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Disarmament Diplomacy

Issue No. 42, December 1999

New Legal Ruling On Trident Nuclear Weapons

Editor's note:As mentioned in Putting Nuclear Weapons on Trial Sheriff Margaret Gimblett instructed the jury at Greenock Sheriff Court in Scotland to acquit Angie Zelter, Ellen Moxley and Ulla Roder on 21 October. The three women had been charged with causing £80,000 of damage to a British Trident nuclear submarine related acoustic research barge in Loch Goil, Scotland, during a peaceful Trident Ploughshares protest action. The jury then acquitted the accused.

A full text of the ruling is not yet available from the Court. The following extract is from a verbatim transcript prepared in November for the counsel for the defence. There is also a related report on this site in News Review . Further information about Angie Zelter's case and Trident Ploughshares 2000 can be found at http://www.gn.apc.org/tp2000/

Greenock Sheriff Court, 2.08 pm, October 20, 1999. Sheriff Margaret Gimblett:

"As has been mentioned to me it seems quite clear that the defence in this case for all three accused is based on two matters, the second being if you like esto code, that is if you don't agree with me on the first ground of defence (inaudible) on the next one. The first being that the three accused considered that Trident was being used illegally based on an understanding of what was international law and on advice given to them. And if they were right that the use and threat of nuclear weapons is illegal and as I understand from Miss Zelter they do not say that possession of weapons, such weapons is illegal but the use and threat is illegal. Then again they had a right particularly given the enormity or the enormity of the risks of nuclear weapons to try and do something to stop that illegality. The esto offence, if I can put it that way, was based on absolute necessity and as Miss Zelter put it in her view it didn't really matter whether it was illegal or not the necessity was still there. It's the principle that's the illegality.

In considering this question because I cannot get away from it... I have really not a great deal to go on other than what the International Court of Justice had in 1996 and indeed their opinion which is advisory and not binding but I think at least in word acknowledged that it is authority and agreed by all at least on the face of it that very careful consideration should be given to its terms.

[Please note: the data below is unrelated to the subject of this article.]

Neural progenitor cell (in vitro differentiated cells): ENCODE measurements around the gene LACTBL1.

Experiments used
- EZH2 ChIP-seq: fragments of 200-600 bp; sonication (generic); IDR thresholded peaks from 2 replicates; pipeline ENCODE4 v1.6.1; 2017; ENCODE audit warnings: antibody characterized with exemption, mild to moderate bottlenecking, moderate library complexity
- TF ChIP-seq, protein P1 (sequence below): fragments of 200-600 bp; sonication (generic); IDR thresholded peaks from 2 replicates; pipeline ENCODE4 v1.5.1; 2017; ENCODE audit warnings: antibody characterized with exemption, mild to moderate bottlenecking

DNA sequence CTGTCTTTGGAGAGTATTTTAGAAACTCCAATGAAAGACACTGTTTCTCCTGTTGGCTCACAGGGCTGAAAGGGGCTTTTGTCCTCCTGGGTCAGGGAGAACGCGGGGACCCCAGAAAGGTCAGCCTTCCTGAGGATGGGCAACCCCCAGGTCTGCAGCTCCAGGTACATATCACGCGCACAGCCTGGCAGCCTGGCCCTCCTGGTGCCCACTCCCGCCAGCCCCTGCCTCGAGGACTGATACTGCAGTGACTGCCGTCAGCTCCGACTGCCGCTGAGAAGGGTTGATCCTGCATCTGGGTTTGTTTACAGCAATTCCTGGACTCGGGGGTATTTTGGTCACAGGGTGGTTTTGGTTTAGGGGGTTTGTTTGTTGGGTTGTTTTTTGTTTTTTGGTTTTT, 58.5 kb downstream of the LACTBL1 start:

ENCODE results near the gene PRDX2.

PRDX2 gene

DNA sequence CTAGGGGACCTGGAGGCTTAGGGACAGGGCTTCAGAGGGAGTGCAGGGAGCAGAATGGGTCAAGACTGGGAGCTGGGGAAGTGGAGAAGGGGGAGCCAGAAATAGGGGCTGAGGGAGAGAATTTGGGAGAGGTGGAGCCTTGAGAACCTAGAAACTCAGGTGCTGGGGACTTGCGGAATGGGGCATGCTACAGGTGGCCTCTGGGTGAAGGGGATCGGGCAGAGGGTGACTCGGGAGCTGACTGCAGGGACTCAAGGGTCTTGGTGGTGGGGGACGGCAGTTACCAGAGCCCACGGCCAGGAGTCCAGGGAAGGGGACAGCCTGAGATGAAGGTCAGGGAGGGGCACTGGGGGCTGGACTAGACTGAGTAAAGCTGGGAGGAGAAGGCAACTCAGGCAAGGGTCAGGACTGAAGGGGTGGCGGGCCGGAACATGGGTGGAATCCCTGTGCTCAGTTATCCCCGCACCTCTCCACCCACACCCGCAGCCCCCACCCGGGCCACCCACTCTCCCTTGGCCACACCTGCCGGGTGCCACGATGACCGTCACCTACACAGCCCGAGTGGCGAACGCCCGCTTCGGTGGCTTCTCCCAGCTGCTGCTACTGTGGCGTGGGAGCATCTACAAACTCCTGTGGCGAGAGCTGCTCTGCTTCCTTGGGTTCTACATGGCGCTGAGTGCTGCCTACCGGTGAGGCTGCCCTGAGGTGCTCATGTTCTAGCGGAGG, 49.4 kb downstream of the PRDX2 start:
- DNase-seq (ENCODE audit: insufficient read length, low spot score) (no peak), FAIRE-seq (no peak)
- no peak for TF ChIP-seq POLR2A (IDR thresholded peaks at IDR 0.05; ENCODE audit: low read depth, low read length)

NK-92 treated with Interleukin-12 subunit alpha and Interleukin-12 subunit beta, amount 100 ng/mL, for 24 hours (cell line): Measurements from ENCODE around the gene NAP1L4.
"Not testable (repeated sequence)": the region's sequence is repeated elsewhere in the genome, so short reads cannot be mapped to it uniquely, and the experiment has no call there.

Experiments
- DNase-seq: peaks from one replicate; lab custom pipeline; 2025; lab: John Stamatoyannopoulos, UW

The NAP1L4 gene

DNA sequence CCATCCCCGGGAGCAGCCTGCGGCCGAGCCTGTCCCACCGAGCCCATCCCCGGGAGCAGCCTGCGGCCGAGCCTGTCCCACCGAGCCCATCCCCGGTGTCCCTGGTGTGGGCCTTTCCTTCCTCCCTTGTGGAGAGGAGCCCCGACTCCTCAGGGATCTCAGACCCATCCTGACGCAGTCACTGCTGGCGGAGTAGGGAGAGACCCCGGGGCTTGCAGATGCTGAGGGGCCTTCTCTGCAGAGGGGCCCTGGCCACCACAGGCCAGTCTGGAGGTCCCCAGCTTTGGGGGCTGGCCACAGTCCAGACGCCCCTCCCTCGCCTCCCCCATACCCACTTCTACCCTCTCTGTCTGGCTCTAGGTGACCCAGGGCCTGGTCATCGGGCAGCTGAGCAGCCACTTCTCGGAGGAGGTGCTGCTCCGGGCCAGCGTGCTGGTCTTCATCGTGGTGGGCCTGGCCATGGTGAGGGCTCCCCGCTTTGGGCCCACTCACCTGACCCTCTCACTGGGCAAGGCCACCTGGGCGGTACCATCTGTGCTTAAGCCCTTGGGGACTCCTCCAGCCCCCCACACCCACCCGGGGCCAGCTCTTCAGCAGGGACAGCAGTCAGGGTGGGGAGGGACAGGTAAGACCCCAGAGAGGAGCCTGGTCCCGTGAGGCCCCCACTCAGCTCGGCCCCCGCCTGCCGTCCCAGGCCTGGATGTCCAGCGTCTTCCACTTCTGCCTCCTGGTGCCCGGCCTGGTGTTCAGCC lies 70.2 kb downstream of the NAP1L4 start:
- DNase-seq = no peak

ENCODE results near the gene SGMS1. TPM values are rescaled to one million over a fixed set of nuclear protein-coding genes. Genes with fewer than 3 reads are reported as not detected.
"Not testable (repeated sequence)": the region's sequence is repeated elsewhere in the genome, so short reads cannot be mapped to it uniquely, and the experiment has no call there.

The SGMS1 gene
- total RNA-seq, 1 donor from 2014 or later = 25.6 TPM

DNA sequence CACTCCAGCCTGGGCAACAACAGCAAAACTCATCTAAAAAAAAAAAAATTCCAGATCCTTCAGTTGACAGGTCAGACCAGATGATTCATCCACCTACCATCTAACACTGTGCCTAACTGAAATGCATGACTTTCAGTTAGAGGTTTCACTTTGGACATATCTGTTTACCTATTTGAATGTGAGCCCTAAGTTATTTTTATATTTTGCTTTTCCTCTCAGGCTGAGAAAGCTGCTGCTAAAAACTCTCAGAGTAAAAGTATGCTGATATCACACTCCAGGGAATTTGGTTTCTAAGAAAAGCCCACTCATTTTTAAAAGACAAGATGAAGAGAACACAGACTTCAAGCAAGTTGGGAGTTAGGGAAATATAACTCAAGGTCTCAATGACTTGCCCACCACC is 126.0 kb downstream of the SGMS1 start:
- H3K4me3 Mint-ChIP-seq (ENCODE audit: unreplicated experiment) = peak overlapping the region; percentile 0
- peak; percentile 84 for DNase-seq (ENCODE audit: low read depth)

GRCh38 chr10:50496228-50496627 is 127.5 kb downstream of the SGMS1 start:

In reaching their opinion the International Court based the opinions on all the body of law which went before it and is carefully outlined in their opinion and that law to an extent has been canvassed in this Court also by the various experts. The opinion did not say the possession of nuclear weapons is illegal. Nowhere does any law say that, even our own High Court has said that possession of nuclear weapons is in itself not illegal.

Unfortunately because they have not been addressed on the law and they were simply dealing with what appeared to be an honest belief of the accused they did not go on to consider the law except so far as it related to possession, but I think in many cases, in many ways, the case of Helen John can be distinguished in this case not only do we have the defence of international law and necessity but the whole defence hinges, if I can say it this way, on the use made of nuclear weapons now and the perceived threat or threats made by the nuclear states, this is the whole question. And on that particular matter the use or threat of use I would concede that the International Court did not say that in all circumstances threat or use of nuclear weapons was universally prohibited by either customary law or conventional international law that authorised the threat or use of nuclear weapons. Then they issued what I think many people consider to be an enigmatic decision and although this has been read on a number of occasions I don't think it does any harm to be read over again. This is at paragraph 2(?) and it reads as follows "From the above mentioned requirements that the threat of all use of nuclear weapons would be generally contrary to the rules of international law applicable in arms conflict and in particular the principles and rules of humanitarian law".

Then it goes on to say "However in view of the current state of international law and of the elements of fact at its disposal the Court cannot conclude definitively whether the threat or use of nuclear weapons would be lawful or unlawful in an extreme circumstance of self-defence, in which the very survival of the State would be at stake". I

think it is these last words which are really important. We do not know what they meant by "generally" but their final conclusion which is really perhaps what is called a non (inaudible) conclusion, that is we don't know, would seem to indicate that the use or threat of such weapons could only be used in very tight circumstances of self defence in which the very survival of a state would be at stake. And I think read most if you like in that opinion by reading what it says by the President of the Court when he said… "I cannot over-emphasise that the inability of the Court to go further than the form of pronouncement at which it has arrived cannot in any way be interpreted as a half open door to recognition of the legality of the threat or use of nuclear armaments". I have also looked at the way the judges voted at the end in reaching their final enigmatic conclusion which was pointed to by Mr Mayer and where it seems there was a majority of judges voting against the use of nuclear weapons…